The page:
Pro: Reclaiming Abortion Rights by Katha Pollitt, prize-winning author, poet, essayist, and columnist for The Nation, is a book for people who are in the “muddled middle” of the abortion debate. YOU are a member of this group — more than half of Americans — if you do not want to ban abortion, exactly, but don’t want it to be widely available, either.
Pollitt argues that “muddlers” are clinging to an illogical and ultimately untenable position and need to sit down and examine their reasoning carefully. She does so in a witty, engaging manner, taking us through 218 pages in the following six chapters:
RECLAIMING ABORTION. Pollitt states her case:
“Abortion. We need to talk about it. I know, sometimes it seems as if we talk of little else, so perhaps I should say we need to talk about it differently. Not as something we all agree is a bad thing about which we shake our heads sadly and then debate its precise degree of badness, preening ourselves on our judiciousness and moral seriousness as we argue about this or that restriction on this or that kind of woman. We need to talk about ending a pregnancy as a common, even normal, event in the reproductive lives of women … We need to see abortion as an urgent practical decision that is just as moral as the decision to have a child — indeed, sometimes more moral.”
WHAT DO AMERICANS THINK ABOUT ABORTION? Polls are one thing; voting, another. Voters in even the most conservative states reject extreme abortion restrictions, despite polls predicting passage.
“It’s hard to tell why people hold the positions they do, because opinion polls don’t usually measure how much they know. Perhaps they would respond differently if they were given more information. Would you support banning abortion after twenty weeks if the pollster reminded you that the twenty-week sonogram is when many serious fetal problems are diagnosed? In one poll, only 62 percent of respondents could correctly identify what issue Roe v. Wade was about … so, we don’t know what people mean when they say they do or don’t approve of Roe v. Wade.“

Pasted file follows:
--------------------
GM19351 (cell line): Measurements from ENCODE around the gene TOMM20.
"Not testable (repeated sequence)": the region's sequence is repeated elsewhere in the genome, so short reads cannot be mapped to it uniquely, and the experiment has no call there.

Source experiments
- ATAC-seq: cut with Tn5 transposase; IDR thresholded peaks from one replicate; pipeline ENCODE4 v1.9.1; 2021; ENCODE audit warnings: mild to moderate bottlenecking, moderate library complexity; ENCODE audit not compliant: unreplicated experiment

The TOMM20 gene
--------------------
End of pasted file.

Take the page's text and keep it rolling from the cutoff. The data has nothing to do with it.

WHAT IS A PERSON? This chapter is critical to understanding opposition to abortion and why the personhood argument falls apart.
“The bedrock argument of the anti-abortion movement is that intentionally ending new life at any point after conception is murder, or close to it. A fertilized egg is as much a person as Pope Francis. Not a potential person, but a person at that very moment … it can compel things no born baby can. It can take command of its mother-to-be’s health and life, for example. There is no other circumstance in which parents are required to lend their actual physical bodies to preserve their offspring … parents are not required to donate blood to their child — much less a kidney or other vital organ — even if they are the only match available and the child will die without it … Once you spell out all the logical consequences, the idea that zygotes, embryos, and fetuses are persons collapses … Abortion opponents are trapped by their reliance on personhood, a concept that forces them into impossible positions and arguments that few believe and fewer live by. And if they themselves don’t follow their own logic, why should anyone else?”
ARE WOMEN PEOPLE? Because a fetus has no personality, no history, no motives to be scrutinized, and makes so few demands on anyone but the woman bearing it, it’s so much easier to start the abortion discussion there and avoid the vexing complications of a woman’s situation. But …